Sacrificed and Unprotected
Where are the newspaper articles about the American River “trout?”1 Water supplies and fish are suffering all across the Central Valley, but there is no mention of American River salmon and steelhead being sacrificed so that southern California reservoirs can be filled.
The Santa Clarita Valley Signal reported on August 31, 2016:
“Castaic Lake’s water levels increased due to a rainfall and snowpack in Northern California. Castaic Lake is part of the California State Water Project and is maintained by the California Department of Water Resources as one of the state’s 34 storage facilities. Water collected by the agency is moved around the state to provide drinking and agricultural water to two-thirds of California’s inhabitants. On average, Castaic Lake holds 264,908 acre-feet of water during this time each year. It is currently holding 241,689 acre-feet of water, which is 120,467 acre-feet more than the lake was holding this day in 2015.” 2
Yes, Southern California reservoirs are being filled at the expense of northern California reservoirs (Figure 1). Folsom Reservoir in particular was drained of over half its water over the summer, which has put this year’s steelhead and salmon spawns at great risk, not to mention future water supply and hydroelectric production needed by the Sacramento region.
While regional water districts are screaming foul about the declining level of storage in Folsom and San Luis reservoirs, no one seems concerned about the American’s salmon and steelhead. We can understand (but not accept) the sacrifices in the extremes of the 2012-2015 drought (Figure 2), but not in 2016 a normal water year for the American River (Figure 3). Because Reclamation has drawn down Folsom Reservoir too far even in 2016, it lost the ability to use the available cold-water pool to maintain downstream cool river water temperatures (Figure 4). Also because Reclamation drew down the reservoir level, it allowed a provision for extreme conditions to kick in: an allowed increase in the water temperature requirement from 65°F to 68°F at Watt Avenue (Figure 5). That change in the federal biological opinion for operation of Folsom Reservoir (Figure 6) is designed for extraordinary circumstances and should not have occurred in 2016.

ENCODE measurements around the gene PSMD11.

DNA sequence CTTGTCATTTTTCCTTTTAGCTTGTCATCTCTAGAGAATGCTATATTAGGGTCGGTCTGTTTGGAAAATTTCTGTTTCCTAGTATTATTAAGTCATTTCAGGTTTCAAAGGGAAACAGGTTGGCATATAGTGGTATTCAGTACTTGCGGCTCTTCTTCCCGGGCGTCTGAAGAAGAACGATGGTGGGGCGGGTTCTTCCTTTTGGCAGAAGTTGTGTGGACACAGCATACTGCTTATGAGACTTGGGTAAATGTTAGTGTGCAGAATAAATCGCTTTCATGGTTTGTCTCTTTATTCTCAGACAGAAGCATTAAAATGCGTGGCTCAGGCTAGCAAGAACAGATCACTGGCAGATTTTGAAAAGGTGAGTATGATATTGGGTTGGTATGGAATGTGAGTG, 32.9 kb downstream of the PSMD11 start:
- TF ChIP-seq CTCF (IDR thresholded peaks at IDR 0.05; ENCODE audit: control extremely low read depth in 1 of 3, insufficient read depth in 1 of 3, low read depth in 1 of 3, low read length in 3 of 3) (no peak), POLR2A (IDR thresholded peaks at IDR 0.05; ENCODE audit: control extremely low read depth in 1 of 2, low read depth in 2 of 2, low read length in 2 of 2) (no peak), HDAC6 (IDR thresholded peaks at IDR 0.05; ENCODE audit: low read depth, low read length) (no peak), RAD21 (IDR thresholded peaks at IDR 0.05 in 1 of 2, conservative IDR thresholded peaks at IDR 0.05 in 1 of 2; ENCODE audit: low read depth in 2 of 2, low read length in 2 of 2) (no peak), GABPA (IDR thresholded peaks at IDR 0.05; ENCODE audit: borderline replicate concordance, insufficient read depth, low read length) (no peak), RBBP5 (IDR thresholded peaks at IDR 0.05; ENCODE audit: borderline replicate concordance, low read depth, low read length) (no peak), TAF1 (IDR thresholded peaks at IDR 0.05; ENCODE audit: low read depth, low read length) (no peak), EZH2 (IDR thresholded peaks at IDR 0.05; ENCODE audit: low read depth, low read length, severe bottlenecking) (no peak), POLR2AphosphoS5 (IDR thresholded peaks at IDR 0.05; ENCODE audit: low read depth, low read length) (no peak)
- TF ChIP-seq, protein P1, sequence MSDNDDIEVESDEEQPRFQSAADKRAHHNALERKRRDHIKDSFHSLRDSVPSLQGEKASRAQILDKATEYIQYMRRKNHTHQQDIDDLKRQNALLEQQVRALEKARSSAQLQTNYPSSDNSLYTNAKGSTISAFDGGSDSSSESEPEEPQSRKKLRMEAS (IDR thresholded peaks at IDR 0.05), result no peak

Reclamation has also made little progress toward other requirements to fix the Folsom problem (as shown in Figure 7).
After four years of drought and the mismanagement of Folsom Reservoir this summer by Reclamation, we can expect greatly reduced natural production of salmon and steelhead from the American River in the coming years.
For more information on this subject check out: http://www.safca.org/protection/NR_Documents/LARTF_2014_09_ Folsom_TCD_VPD_Ghoring.pdf .